A sharp, stabbing pain in the knee that comes and goes can be indicative of a variety of issues. It also seems to always flare up at the most inopportune of times, derailing what was supposed to be a productive day.
We’ll share a few potential causes of this specific type of knee pain, and provide a couple ways you can start feeling better while you devise a plan with your professional care specialist.
Before we get to that, let’s talk about the anatomy of the knee, and explain why your knee pain comes and goes.
Anatomy Of The Knee
The knee is a complex joint, with tons of possibilities for something to go wrong. What we describe as the “knee” connects the two lower leg bones (tibia & fibula) and the femur.
The joint itself is covered by the kneecap, which serves as protection for the joint. Also in play are pieces of cartilage, tendons, and ligaments – a few noteworthy ones are the meniscus, ACL, MCL, PCL.
Finally, there is bursa to help with movements. These are essentially fluid filled sacs, and can easily become aggravated and painful.
Why Does My Knee Pain Come and Go?
A sharp stabbing pain in the knee that comes and goes is actually pretty common. This is because many of the potential conditions that result in knee pain flare up.
For example, if you go a few days without much physical activity, the pain in your knee may subside a bit. But then if you exercise, play a sport, or even walk up a flight of stairs you normally wouldn’t, the pain will come charging back in full force.
That’s not to say you will feel no pain one day, and wake up the next day in agony. Usually, the pain is always there as a dull, aching sensation. But after certain activities, the pain may become more intense, coming and going in waves as a sharp, stabbing, or even burning pain.
Let’s get into what you came here to learn about today – the most common causing of sharp, stabbing pain in the knee that comes and goes.
What Causes Sharp Stabbing Pain In The Knee That Comes And Goes?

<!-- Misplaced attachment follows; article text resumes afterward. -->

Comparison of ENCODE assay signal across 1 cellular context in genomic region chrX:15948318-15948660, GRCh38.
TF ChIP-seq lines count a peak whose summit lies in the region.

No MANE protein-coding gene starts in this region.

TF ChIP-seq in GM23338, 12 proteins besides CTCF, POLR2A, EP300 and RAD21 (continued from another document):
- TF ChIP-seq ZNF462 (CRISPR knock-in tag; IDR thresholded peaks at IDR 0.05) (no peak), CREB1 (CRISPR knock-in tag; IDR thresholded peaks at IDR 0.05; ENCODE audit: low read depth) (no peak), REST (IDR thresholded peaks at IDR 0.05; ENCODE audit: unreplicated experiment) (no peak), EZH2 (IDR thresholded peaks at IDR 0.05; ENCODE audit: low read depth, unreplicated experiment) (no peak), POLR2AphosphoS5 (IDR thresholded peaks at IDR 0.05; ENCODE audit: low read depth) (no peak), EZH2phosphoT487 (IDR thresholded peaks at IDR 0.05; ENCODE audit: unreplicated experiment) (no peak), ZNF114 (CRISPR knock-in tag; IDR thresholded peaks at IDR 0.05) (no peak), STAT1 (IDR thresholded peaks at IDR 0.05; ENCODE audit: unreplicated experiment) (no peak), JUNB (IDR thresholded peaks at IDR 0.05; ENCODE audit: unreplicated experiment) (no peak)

There are all kinds of causes for this specific type of pain in your knee. As we covered right off the bat, the knee is a very complex joint that has many, many different components.
So, think about which side of the knee you feel pain in. If you feel it on the back of your knee, for example, it could be an issue with your ACL.
If your pain seems to be just radiating from the knee in general and you can’t necessarily pinpoint the exact location, it may be something more general, like arthritis.
Obviously, a trip to the doctor to get tests performed, along with an x-ray, are your best bet. This way, you can come up with a tailored treatment plan, rule out surgery, and get back to feeling better and doing the things you love. But in the meantime, here are some things you may want to look into.
The most common cause of sharp, stabbing knee pain that comes and goes is arthritis. This is especially common in elderly populations, as it’s a degenerative condition of your joints.
Arthritis can present itself not just in your knees, but any joints – your back, wrists, ankles, hips, etc. It can cause pain in any area of your knee – front, medial, or even the lateral sides.
Typically, you’ll experience this pain in both knees – not one or the other. This will help you distinguish between it and other conditions.
As we mentioned above, the knee has bursa distributed throughout to help with cushioning the joint. As you can imagine, these take on a lot of wear and tear. This leads to overuse injury.
When the bursa flare up and become inflamed, it is known as bursitis. This can cause a sharp, stabbing pain in the knee which comes and goes.
The pain can flare up with more activity, such as walking up stairs. Treatment for this issue is as simple as following the RICE protocol, and letting the inflammation settle. Sometimes, you may need to get non-steroidal anti inflammatory drugs to help with this. Most often, this is all it takes to clear the pain up. However, it may come back.
Runners Knee (Anterior Knee Pain)
If you feel your pain in the anterior knee, it could be runner’s knee. This also goes by terms such as jumper’s knee, chondromalacia patella, and patellofemoral pain syndrome.
This is especially common among athletes, hence the name. It is an overuse issue, and can wear away at the cartilage leading to more serious, long term issues.
Runner’s knee typically presents itself as a dull, aching pain in the front of the knee and can be exacerbated with running, squatting, or pretty much any other physical activity for that matter.
Like knee bursitis, this can be alleviated through RICE, OTC anti inflammatories, and then physical therapy to heal and strengthen the knees and surrounding muscles to prevent future flare ups.
One final potential cause we want to mention is injuries to the meniscus. This is a piece of cartilage that serves as a shock absorber, not much different from how bursa act.
Typically, this is not an overuse injury. Injury to the meniscus is usually the result of trauma to the knee, and is common in sports with contact. Along with sharp, stabbing pain in your knee which comes and goes, you can also expect knee dysfunction – the joint itself won’t work how it’s supposed to when the cushion is damaged. It may lock up, and you may find yourself having trouble balancing.
The extent of your injury will determine which treatment is the best course of action. Small tears can heal on their own while more serious injuries will need surgery for full recovery.